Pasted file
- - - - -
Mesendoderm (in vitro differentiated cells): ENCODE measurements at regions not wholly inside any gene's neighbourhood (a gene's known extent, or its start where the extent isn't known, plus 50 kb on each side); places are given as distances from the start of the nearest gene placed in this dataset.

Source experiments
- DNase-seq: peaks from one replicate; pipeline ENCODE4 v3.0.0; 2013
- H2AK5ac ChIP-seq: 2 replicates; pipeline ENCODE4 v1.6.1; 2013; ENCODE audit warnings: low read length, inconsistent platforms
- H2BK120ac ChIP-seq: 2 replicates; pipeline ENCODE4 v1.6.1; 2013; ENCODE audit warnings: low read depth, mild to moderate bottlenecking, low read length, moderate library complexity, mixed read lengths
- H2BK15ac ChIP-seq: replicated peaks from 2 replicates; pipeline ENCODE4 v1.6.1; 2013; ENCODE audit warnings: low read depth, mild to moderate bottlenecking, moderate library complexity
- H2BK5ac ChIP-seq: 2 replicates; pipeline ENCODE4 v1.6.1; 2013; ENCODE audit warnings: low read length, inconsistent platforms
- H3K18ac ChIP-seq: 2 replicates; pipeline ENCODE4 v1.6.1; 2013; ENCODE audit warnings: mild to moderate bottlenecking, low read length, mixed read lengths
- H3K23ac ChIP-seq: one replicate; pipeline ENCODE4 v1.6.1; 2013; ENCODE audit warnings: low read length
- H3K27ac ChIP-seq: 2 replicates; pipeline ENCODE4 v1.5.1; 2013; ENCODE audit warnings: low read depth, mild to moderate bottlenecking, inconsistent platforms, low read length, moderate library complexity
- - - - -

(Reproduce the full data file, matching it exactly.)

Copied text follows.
Mesendoderm (in vitro differentiated cells): ENCODE measurements at regions not wholly inside any gene's neighbourhood (a gene's known extent, or its start where the extent isn't known, plus 50 kb on each side); places are given as distances from the start of the nearest gene placed in this dataset.

Source experiments
- DNase-seq: peaks from one replicate; pipeline ENCODE4 v3.0.0; 2013
- H2AK5ac ChIP-seq: 2 replicates; pipeline ENCODE4 v1.6.1; 2013; ENCODE audit warnings: low read length, inconsistent platforms
- H2BK120ac ChIP-seq: 2 replicates; pipeline ENCODE4 v1.6.1; 2013; ENCODE audit warnings: low read depth, mild to moderate bottlenecking, low read length, moderate library complexity, mixed read lengths
- H2BK15ac ChIP-seq: replicated peaks from 2 replicates; pipeline ENCODE4 v1.6.1; 2013; ENCODE audit warnings: low read depth, mild to moderate bottlenecking, moderate library complexity
- H2BK5ac ChIP-seq: 2 replicates; pipeline ENCODE4 v1.6.1; 2013; ENCODE audit warnings: low read length, inconsistent platforms
- H3K18ac ChIP-seq: 2 replicates; pipeline ENCODE4 v1.6.1; 2013; ENCODE audit warnings: mild to moderate bottlenecking, low read length, mixed read lengths
- H3K23ac ChIP-seq: one replicate; pipeline ENCODE4 v1.6.1; 2013; ENCODE audit warnings: low read length
- H3K27ac ChIP-seq: 2 replicates; pipeline ENCODE4 v1.5.1; 2013; ENCODE audit warnings: low read depth, mild to moderate bottlenecking, inconsistent platforms, low read length, moderate library complexity